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St Mary, Dymock, Gloucestershire

(51°58′42″N, 2°26′17″W)
SO 700 312
pre-1974 traditional (England and Wales) Gloucestershire
now Gloucestershire
medieval Hereford
now Gloucester
medieval St Mary
now St Mary
  • Ron Baxter
16 June 2009

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Dymock is in the wooded Vale of Leadon in the NW of the county, 12 miles NW of Gloucester and less than two miles from the Herefordshire border. The village stands on the S bank of the river Leadon, on the Roman road that runs NW from Gloucester to Leominster, and the church is separated from the main road through the village by a large green (Wintours Green). St Mary’s presents its long S elevation to Wintours Green, and is much larger than might be expected for a village of this size. The church consists of a 15thc W tower with a short octagonal pyramid spire; a very long 12thc nave with a S porch, a S chapel immediately E of it, and a N chapel not facing the S but further to the W. E of the nave is a 12thc bay that was originally the lower storey of a crossing tower, with signs of blocked arches on its N and S walls, and to the E of this is the 12thc chancel. This originally terminated in a polygonal apse, but was extended c.1300 to form a straight-ended presbytery. The N and S elevations of the church are articulated with narrow pilaster buttresses, but overall the exterior masonry of the church is much disturbed. Romanesque sculpture remains in the jambs of the apse arch and those of the chancel arch (the latter given a new head c.1300), the S nave doorway, one S nave window, blind arcading on the S exterior wall of the chancel, and sections of stringcourse inside and out. Among the loose stones on the S window sill of the chancel is a 12thc base. All of this work (except perhaps the loose base) is the work of the famous Dymock School of sculptors, discussed in more detail in the Comments/Opinions section.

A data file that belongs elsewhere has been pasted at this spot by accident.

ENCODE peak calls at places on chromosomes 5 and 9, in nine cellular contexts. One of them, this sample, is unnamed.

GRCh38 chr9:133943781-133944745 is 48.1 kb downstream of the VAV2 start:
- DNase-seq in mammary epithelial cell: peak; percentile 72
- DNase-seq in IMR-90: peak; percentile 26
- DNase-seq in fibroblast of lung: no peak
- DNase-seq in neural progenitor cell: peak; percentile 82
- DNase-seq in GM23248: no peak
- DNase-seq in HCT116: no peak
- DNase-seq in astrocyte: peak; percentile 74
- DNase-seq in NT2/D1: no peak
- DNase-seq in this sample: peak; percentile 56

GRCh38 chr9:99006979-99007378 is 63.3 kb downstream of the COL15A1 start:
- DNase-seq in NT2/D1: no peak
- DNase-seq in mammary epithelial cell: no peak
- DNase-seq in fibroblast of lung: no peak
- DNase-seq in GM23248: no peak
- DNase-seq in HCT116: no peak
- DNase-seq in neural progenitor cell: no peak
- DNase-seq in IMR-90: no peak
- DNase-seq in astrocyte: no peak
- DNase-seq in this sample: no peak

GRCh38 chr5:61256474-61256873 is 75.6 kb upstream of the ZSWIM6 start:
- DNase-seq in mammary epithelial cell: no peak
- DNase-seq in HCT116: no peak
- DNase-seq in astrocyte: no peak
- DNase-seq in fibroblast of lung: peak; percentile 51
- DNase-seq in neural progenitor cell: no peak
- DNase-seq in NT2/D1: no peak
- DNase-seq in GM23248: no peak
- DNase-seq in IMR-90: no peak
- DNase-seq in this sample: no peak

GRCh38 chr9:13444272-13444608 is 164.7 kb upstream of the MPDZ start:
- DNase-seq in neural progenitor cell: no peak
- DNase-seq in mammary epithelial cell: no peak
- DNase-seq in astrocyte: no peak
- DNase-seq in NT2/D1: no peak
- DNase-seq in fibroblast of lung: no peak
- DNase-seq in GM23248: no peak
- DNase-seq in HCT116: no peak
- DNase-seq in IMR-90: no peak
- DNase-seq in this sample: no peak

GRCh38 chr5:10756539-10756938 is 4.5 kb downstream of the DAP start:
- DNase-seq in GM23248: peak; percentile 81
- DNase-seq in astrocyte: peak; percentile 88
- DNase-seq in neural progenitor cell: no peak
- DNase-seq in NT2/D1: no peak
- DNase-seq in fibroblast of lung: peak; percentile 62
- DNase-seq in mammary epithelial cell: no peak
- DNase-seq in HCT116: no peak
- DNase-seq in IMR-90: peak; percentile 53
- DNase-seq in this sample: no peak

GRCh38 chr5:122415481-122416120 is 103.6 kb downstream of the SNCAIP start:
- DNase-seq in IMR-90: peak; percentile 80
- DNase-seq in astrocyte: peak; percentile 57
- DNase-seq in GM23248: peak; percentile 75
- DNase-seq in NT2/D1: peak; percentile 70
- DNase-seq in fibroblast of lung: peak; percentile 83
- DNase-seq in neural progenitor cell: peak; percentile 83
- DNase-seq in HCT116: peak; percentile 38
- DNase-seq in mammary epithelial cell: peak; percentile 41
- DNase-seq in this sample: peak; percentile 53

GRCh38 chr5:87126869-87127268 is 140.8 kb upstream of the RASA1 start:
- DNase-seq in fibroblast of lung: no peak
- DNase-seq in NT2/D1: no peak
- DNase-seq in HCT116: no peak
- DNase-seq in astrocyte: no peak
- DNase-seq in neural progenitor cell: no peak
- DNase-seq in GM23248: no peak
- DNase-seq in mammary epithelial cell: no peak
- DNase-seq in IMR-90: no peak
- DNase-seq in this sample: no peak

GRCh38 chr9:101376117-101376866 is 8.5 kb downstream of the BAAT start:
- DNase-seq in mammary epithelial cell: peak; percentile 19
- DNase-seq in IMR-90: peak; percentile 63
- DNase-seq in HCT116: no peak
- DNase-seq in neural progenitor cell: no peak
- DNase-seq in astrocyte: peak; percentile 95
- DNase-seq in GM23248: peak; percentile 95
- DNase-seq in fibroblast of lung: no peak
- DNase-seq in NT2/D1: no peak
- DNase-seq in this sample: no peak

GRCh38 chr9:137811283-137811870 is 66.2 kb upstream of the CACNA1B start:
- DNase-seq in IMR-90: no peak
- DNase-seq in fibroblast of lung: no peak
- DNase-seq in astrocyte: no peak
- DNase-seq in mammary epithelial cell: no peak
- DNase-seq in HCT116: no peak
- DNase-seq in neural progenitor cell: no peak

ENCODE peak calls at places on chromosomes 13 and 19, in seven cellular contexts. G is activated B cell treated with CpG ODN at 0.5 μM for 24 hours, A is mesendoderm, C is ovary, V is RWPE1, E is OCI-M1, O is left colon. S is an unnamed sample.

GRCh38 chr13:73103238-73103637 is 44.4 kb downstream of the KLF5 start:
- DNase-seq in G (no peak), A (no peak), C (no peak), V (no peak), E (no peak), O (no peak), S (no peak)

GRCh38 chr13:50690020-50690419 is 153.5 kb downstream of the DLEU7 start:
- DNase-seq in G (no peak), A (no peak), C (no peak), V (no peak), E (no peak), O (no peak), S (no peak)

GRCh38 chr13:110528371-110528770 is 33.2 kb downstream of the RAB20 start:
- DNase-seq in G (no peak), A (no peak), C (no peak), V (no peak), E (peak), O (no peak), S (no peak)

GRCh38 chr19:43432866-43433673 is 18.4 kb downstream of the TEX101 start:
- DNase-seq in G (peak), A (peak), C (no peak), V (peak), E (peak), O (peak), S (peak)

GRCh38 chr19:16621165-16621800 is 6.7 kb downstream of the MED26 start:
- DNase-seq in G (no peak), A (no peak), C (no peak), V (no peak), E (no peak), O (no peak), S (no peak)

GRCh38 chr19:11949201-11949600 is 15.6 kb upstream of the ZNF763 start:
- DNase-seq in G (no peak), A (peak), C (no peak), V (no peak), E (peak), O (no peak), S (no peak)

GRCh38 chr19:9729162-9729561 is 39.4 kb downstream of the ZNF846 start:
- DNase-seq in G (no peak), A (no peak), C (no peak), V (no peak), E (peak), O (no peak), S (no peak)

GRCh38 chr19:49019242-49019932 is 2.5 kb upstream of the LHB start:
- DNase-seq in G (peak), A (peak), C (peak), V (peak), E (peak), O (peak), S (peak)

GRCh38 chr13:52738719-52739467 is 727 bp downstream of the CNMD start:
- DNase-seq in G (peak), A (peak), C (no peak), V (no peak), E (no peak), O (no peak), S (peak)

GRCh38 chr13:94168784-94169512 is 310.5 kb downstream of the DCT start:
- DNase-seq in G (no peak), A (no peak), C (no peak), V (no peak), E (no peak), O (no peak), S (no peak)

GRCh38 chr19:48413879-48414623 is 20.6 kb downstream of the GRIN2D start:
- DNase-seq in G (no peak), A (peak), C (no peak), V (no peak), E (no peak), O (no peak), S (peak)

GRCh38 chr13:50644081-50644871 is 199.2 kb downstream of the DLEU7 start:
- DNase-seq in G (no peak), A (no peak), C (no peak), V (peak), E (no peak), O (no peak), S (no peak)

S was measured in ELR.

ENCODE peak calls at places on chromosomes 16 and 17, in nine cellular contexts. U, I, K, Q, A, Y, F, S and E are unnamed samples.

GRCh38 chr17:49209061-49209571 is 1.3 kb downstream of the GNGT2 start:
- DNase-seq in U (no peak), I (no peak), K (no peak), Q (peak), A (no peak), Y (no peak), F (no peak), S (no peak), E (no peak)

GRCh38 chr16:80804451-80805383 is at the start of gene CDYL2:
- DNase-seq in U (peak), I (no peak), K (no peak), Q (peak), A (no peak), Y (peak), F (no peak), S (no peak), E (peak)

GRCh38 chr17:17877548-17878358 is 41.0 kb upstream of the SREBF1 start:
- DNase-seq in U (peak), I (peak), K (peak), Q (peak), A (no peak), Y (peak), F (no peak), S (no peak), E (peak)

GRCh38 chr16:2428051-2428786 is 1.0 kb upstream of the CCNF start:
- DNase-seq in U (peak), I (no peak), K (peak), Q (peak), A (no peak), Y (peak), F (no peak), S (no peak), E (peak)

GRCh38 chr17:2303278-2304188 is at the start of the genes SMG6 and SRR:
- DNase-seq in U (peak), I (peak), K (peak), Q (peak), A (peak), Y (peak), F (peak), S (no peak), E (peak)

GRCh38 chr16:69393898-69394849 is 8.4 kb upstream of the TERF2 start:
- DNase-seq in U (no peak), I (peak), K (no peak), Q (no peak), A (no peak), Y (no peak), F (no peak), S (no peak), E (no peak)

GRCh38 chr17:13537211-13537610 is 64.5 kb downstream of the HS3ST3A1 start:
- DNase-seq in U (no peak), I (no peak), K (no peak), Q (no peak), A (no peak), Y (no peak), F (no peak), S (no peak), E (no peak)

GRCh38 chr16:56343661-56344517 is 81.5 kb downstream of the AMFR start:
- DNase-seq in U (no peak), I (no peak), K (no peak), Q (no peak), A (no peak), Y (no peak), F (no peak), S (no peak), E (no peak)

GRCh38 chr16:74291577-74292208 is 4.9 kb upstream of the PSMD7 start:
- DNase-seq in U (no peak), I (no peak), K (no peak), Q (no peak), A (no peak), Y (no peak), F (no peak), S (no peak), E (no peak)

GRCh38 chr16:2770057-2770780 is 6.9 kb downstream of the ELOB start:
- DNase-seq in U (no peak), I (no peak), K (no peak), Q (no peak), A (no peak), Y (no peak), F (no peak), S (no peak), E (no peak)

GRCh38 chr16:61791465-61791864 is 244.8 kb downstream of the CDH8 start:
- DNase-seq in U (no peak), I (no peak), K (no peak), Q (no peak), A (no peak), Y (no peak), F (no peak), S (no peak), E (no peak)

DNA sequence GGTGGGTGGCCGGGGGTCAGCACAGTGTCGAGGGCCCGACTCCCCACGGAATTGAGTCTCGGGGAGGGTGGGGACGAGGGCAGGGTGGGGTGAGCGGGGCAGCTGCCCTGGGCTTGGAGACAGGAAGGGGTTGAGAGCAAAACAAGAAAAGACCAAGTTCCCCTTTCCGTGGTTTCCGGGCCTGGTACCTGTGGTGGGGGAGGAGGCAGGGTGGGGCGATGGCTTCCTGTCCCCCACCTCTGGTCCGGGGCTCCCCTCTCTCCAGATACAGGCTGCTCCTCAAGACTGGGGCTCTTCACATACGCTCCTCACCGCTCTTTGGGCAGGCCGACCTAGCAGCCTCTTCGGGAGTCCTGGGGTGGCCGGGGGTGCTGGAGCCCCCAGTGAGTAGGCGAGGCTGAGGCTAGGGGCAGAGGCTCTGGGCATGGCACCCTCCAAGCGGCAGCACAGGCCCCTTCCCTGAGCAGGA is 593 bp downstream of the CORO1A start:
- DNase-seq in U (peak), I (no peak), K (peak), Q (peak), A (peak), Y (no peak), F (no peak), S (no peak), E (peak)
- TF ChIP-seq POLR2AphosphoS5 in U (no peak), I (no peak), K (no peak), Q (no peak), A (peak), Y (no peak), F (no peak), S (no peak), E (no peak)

Dymock was held by Edward the Confessor before the Conquest, and after 1066 it was part of William the Conqueror’s demesne for just four years. Subsequently it was held by William FitzOsbern, Earl of Hereford and then by his son Roger de Breteuil, according to the Domesday Survey. In 1086 it was a large manor of 20 hides and woodland 3 leagues by 1, with 42 villans, 10 bordars and 11 coliberts, as well as four radknights (who rode as escorts to the Lord) and a priest who held 12 acres (so presumably a church). Earl William’s claim was dubious, as the Domesday jurors were ignorant of his title, but in any case Roger forfeited his estates after rebelling against the Crown in 1075. Dymock was later acquired by Miles of Gloucester, created Earl of Hereford in 1141, and at his death in 1143 it passed to his son Roger, who gave part of the manor to Flaxley Abbey. The manor was confirmed to Earl Roger by Henry II in 1154 or ’55, and granted to his brother Walter of Hereford following Roger’s rebellion and death in 1155. Walter died in 1160 and the estate again reverted to the Crown. King Richard I granted another part of the original manor to William de Gamages. Dymock was a much larger settlement in the Middle Ages than it is today. Indeed it had the status of a borough in the reign of Henry III, and in 1222 a weekly market and an annual fair were granted by the king, to be held at the royal manor.